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Poem by Hilda Doolittle
Over and back, the long waves crawl and track the sand with foam; night darkens, and the sea takes on that desperate tone of dark that wives put on when all their love is done. Over and back, the tangled thread falls slack, over and up and on; over and all is sewn; now while I bind the end, I wish some fiery friend would sweep impetuously these fingers from the loom. My weary thoughts play traitor to my soul, just as the toil is over; swift while the woof is whole, turn now, my spirit, swift, and tear the pattern there, the flowers so deftly wrought, the borders of sea blue, the sea-blue coast of home. The web was over-fair, that web of pictures there, enchantments that I thought he had, that I had lost; weaving his happiness within the stitching frame, weaving his fire and frame, I thought my work was done, I prayed that only one of those that I had spurned might stoop and conquer this long waiting with a kiss. But each time that I see my work so beautifully inwoven and would keep the picture and the whole, Athene steels my soul. Slanting across my brain, I see as shafts of rain his chariot and his shafts, I see the arrows fall, I see the lord who moves like Hector lord of love, I see him matched with fair bright rivals, and I see those lesser rivals flee.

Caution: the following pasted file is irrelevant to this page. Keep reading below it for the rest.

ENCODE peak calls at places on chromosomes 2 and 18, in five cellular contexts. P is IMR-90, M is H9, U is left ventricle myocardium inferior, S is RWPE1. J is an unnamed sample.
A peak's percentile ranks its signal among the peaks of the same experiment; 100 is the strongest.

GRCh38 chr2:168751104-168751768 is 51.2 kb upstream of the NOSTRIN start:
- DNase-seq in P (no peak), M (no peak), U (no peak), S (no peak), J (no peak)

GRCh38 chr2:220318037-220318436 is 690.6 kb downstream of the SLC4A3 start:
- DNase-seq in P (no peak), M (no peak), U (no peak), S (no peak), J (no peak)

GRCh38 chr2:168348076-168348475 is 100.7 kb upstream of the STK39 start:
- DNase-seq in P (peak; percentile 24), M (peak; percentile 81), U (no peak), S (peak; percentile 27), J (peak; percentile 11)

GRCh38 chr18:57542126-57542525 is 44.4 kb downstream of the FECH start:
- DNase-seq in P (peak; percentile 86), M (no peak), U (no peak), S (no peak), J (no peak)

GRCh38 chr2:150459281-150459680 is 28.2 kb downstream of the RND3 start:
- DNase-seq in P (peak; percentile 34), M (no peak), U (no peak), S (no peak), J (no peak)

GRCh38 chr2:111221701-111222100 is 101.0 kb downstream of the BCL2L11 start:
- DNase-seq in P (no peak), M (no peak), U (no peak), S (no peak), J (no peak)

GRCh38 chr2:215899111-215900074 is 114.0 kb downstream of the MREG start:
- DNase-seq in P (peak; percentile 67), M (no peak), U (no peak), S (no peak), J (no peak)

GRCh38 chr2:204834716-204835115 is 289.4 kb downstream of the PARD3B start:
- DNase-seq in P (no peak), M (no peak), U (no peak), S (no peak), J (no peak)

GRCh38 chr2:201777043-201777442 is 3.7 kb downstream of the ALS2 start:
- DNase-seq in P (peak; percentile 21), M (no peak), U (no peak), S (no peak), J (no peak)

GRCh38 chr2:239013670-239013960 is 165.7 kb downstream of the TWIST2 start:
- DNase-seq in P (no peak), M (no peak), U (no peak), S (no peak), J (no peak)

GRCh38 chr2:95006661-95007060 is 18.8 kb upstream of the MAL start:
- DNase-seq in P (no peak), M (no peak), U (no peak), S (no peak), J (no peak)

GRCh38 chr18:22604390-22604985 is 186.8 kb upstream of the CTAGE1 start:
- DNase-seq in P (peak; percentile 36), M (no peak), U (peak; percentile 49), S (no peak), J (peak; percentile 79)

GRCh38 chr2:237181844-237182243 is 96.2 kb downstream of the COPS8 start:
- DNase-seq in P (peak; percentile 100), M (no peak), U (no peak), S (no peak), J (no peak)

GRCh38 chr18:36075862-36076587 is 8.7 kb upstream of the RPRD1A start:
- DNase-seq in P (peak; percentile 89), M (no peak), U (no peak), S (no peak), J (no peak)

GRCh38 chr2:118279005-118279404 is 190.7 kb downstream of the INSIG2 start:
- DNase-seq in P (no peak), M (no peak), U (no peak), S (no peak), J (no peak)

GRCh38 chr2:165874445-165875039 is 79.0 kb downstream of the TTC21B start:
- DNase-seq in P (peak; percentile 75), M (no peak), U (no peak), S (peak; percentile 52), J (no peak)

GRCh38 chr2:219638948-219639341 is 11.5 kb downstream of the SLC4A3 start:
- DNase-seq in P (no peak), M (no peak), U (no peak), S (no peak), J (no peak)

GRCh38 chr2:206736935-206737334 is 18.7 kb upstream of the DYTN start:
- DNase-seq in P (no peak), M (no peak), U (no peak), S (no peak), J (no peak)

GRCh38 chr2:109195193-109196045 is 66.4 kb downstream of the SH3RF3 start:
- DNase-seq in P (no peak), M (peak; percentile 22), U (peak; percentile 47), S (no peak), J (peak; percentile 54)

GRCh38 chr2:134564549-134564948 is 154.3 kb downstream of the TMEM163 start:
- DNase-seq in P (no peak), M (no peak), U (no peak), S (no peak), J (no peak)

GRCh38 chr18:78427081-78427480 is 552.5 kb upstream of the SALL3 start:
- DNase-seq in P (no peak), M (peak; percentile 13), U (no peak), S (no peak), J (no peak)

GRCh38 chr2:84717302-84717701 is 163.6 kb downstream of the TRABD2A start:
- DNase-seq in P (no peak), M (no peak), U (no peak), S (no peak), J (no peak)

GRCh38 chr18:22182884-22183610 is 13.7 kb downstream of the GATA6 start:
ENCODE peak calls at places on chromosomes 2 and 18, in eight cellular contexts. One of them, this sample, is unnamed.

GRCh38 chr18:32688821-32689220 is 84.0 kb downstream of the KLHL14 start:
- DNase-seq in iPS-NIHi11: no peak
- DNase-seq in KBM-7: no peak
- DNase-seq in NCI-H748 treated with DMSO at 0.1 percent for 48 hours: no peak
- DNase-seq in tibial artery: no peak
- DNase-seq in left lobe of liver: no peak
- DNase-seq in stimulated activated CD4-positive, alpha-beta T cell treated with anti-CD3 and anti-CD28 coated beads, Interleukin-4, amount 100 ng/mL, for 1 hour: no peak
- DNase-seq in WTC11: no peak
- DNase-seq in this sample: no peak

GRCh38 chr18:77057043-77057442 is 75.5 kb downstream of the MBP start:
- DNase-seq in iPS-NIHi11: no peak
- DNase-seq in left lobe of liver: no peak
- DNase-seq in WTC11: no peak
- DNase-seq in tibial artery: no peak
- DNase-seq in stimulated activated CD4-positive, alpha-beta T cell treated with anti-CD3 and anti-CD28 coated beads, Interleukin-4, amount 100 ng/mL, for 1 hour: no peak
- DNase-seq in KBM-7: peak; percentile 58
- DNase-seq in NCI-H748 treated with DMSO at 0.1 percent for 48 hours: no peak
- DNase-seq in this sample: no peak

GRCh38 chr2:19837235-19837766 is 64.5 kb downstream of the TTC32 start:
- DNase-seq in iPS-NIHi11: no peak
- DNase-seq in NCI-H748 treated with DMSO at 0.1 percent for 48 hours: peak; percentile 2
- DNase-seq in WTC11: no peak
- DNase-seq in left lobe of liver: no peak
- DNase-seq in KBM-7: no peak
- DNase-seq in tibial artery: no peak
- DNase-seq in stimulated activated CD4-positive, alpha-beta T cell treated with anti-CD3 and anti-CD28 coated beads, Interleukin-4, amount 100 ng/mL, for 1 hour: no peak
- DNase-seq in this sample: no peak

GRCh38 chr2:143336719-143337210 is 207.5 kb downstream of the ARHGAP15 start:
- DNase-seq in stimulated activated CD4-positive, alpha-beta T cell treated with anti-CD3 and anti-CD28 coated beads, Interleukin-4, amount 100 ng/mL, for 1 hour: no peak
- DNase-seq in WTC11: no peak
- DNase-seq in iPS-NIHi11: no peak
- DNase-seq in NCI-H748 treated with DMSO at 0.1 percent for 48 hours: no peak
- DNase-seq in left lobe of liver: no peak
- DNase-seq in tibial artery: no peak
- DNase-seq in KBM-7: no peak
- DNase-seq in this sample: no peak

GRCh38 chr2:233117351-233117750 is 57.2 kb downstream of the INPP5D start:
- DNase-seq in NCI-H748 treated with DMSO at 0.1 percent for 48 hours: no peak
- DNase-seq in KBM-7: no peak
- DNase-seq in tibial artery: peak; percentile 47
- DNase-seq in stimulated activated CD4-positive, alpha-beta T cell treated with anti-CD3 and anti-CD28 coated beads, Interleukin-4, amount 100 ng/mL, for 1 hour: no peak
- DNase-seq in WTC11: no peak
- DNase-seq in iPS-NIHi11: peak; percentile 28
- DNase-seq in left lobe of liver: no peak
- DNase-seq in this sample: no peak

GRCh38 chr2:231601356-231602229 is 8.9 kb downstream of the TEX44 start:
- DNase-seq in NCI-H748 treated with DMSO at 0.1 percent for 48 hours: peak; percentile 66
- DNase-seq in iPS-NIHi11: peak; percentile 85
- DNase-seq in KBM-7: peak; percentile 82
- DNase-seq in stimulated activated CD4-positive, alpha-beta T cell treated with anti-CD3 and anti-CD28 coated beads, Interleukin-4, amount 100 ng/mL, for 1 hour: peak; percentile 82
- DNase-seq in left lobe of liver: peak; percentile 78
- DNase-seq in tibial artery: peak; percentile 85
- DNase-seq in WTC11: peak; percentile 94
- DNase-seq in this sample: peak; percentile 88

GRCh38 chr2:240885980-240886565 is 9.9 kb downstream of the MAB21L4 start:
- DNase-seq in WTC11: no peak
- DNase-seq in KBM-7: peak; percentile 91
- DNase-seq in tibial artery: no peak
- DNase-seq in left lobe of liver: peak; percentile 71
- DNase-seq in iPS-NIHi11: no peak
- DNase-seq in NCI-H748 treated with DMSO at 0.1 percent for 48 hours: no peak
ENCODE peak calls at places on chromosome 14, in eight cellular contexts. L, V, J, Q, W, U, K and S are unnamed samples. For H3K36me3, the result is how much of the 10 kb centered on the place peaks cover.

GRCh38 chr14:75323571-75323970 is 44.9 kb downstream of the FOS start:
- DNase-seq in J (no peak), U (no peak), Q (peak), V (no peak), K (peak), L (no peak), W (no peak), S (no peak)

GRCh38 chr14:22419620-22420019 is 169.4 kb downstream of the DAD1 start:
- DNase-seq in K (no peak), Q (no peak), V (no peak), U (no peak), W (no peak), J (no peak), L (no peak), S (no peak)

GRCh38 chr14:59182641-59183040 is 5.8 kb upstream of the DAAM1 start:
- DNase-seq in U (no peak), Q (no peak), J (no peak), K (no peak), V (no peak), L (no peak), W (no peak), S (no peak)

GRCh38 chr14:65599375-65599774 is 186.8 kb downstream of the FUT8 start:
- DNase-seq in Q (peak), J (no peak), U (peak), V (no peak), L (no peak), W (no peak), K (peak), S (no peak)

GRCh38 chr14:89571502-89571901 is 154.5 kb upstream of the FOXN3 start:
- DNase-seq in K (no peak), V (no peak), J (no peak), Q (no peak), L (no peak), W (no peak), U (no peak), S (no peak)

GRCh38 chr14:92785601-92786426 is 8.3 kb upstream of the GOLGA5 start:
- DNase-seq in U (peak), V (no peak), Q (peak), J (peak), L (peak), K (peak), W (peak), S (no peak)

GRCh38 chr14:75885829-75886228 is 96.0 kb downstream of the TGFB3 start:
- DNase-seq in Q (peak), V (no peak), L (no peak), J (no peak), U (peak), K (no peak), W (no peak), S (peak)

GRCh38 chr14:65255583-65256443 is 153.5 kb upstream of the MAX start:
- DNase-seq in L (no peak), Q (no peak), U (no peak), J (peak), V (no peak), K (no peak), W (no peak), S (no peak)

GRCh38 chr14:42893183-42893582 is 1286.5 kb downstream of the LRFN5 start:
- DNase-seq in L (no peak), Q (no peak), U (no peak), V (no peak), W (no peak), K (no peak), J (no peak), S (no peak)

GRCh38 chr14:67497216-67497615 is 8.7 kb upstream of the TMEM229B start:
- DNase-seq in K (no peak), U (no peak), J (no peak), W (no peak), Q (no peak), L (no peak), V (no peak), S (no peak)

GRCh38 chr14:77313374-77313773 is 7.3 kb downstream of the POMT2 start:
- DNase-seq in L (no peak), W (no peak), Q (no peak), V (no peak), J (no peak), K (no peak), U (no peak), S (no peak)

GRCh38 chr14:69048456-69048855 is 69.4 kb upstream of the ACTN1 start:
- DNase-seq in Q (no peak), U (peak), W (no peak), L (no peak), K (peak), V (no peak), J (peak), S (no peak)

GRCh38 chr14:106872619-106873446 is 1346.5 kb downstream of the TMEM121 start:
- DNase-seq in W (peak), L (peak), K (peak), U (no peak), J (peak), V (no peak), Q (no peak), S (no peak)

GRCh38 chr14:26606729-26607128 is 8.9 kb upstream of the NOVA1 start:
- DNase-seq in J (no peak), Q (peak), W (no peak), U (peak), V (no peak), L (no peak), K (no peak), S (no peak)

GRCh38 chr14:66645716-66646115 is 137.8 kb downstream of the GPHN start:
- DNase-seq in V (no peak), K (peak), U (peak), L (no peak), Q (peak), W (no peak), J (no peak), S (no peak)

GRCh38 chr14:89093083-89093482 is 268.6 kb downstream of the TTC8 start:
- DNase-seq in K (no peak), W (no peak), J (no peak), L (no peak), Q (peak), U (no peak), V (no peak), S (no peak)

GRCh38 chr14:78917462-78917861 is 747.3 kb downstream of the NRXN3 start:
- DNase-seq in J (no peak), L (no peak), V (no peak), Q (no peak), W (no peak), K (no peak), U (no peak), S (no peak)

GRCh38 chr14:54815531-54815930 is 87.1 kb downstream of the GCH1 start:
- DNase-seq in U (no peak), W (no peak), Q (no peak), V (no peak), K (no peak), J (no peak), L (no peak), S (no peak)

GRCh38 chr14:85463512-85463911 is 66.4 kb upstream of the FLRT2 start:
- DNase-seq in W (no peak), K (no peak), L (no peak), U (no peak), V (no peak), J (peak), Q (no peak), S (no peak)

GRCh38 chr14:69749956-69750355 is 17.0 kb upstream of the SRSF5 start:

Hilda Doolittle's other poems:
English Poetry. E-mail firstname.lastname@example.org